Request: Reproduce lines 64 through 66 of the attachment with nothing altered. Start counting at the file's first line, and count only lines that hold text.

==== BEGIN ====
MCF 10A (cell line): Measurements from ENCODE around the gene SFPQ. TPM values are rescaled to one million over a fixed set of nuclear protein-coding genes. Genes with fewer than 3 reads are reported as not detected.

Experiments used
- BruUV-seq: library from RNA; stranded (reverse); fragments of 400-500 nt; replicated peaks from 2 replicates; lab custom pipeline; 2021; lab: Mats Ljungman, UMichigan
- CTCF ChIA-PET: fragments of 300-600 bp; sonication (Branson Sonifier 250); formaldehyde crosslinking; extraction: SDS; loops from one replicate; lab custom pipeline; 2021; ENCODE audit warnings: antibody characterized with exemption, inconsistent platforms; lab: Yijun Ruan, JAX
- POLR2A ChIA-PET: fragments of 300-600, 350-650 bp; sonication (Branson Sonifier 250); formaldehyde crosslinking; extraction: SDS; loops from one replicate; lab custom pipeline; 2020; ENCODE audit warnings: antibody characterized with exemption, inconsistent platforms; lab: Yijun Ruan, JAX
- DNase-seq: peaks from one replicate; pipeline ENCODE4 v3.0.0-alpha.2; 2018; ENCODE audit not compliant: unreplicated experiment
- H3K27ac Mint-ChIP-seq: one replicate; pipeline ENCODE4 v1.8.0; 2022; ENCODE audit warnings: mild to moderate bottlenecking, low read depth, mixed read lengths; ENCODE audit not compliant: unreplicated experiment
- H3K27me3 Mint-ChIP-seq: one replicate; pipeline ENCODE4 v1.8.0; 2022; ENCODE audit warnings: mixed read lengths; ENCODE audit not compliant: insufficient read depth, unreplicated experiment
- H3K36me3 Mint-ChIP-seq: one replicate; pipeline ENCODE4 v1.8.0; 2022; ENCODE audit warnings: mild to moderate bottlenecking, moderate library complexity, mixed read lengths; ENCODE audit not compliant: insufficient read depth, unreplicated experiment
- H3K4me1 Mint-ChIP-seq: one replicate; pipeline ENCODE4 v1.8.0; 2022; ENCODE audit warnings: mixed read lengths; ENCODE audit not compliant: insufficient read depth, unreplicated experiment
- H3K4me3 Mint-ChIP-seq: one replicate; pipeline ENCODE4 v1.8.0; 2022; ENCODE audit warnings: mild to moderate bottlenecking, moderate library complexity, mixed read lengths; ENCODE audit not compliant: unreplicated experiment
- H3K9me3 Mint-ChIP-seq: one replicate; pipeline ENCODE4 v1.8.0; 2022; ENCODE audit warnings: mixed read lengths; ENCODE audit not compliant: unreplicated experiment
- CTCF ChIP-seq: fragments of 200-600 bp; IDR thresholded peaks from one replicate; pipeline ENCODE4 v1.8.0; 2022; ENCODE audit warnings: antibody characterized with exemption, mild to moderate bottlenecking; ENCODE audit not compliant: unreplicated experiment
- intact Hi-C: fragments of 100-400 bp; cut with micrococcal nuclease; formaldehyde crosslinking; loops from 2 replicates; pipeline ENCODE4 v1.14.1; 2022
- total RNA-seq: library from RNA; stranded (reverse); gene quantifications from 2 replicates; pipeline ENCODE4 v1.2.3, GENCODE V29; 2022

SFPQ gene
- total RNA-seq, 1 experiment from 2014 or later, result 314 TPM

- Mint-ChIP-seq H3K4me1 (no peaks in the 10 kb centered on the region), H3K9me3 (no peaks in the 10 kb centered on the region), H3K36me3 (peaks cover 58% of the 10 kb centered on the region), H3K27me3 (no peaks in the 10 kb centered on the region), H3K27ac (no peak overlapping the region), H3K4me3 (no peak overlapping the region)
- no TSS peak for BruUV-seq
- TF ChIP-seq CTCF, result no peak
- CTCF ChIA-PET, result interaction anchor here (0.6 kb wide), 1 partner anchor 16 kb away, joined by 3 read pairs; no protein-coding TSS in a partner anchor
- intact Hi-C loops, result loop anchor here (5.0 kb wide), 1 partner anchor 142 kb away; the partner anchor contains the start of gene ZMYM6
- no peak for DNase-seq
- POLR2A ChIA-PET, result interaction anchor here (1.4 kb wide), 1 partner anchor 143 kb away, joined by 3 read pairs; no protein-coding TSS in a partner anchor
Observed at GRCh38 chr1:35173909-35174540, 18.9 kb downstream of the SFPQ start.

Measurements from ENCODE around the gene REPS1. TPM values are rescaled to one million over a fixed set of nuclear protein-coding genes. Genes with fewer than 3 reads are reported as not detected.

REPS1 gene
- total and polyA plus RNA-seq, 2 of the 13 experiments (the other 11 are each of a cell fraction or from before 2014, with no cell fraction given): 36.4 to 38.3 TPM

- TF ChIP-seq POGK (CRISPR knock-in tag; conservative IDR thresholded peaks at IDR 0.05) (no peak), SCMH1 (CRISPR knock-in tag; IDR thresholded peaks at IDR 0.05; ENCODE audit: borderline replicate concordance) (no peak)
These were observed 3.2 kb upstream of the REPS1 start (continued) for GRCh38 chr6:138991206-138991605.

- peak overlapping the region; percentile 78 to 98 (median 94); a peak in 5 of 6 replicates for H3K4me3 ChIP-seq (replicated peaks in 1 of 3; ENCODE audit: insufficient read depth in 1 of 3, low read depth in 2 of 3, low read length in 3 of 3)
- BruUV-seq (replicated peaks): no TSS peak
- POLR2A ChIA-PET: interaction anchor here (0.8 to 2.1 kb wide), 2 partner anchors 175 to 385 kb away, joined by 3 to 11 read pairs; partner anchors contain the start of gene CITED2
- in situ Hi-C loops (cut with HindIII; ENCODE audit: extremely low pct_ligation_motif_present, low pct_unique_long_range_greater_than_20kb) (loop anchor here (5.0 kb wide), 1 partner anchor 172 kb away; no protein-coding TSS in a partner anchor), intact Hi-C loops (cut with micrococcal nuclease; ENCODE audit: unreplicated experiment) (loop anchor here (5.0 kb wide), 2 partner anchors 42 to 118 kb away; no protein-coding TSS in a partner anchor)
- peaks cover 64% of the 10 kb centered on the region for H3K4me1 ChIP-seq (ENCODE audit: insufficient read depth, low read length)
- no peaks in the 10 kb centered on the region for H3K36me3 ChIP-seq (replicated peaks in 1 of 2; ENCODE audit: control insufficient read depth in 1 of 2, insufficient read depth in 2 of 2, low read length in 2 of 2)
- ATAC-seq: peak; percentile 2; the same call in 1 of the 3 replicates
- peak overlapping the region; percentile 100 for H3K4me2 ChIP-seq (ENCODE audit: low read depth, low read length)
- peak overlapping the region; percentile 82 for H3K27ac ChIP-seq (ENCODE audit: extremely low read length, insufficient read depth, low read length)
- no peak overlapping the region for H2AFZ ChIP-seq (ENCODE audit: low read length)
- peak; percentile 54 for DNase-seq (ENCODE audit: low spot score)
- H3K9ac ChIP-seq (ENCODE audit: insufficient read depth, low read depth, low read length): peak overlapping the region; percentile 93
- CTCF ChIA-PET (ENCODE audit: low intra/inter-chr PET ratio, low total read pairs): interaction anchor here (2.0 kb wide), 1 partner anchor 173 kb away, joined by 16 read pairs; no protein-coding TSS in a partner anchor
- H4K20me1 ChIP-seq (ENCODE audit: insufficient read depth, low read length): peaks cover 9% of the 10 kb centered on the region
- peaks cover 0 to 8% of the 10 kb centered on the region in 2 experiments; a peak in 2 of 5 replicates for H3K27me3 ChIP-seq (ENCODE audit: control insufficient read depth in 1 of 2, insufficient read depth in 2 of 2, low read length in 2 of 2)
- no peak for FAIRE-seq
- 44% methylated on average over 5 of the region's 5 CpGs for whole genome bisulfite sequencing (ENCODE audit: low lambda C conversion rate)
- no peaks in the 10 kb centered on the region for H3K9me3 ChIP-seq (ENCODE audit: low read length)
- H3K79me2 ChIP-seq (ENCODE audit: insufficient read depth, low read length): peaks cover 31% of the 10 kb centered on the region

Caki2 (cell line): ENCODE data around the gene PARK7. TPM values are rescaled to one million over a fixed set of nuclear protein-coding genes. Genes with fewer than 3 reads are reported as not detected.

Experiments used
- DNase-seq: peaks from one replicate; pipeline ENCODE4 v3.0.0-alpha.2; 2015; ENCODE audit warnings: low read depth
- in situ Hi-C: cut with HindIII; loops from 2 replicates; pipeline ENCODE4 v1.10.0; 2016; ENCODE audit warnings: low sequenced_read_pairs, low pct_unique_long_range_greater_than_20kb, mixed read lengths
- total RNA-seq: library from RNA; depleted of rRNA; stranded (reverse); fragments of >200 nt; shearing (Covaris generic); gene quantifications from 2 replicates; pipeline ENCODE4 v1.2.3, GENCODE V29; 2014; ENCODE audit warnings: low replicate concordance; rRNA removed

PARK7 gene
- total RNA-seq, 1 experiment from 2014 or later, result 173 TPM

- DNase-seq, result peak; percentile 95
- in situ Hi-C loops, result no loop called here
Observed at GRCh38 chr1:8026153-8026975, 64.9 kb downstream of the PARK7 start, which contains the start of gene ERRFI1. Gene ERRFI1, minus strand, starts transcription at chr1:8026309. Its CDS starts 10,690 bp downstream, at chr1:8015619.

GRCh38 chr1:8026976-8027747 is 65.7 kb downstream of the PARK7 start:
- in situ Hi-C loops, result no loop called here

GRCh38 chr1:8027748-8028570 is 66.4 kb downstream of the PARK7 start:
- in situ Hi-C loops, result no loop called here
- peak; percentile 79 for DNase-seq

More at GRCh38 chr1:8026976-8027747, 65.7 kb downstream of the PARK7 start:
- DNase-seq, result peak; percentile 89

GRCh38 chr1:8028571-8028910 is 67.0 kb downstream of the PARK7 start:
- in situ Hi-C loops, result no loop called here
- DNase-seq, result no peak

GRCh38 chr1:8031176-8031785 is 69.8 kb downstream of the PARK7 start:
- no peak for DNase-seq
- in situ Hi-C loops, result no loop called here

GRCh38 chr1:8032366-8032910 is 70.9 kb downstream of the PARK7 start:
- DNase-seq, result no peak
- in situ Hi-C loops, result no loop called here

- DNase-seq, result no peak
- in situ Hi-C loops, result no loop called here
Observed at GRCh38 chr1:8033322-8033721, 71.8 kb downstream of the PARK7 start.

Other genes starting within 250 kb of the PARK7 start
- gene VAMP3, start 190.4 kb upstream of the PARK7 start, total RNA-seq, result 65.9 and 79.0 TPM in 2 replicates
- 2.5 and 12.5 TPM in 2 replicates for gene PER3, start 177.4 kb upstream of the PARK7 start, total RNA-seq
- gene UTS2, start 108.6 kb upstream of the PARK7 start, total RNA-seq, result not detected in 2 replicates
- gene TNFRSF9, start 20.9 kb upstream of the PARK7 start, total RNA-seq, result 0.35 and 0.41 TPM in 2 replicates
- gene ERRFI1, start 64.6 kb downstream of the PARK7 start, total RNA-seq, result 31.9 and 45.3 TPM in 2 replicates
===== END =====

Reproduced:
- peak; percentile 79 for DNase-seq

More at GRCh38 chr1:8026976-8027747, 65.7 kb downstream of the PARK7 start:
- DNase-seq, result peak; percentile 89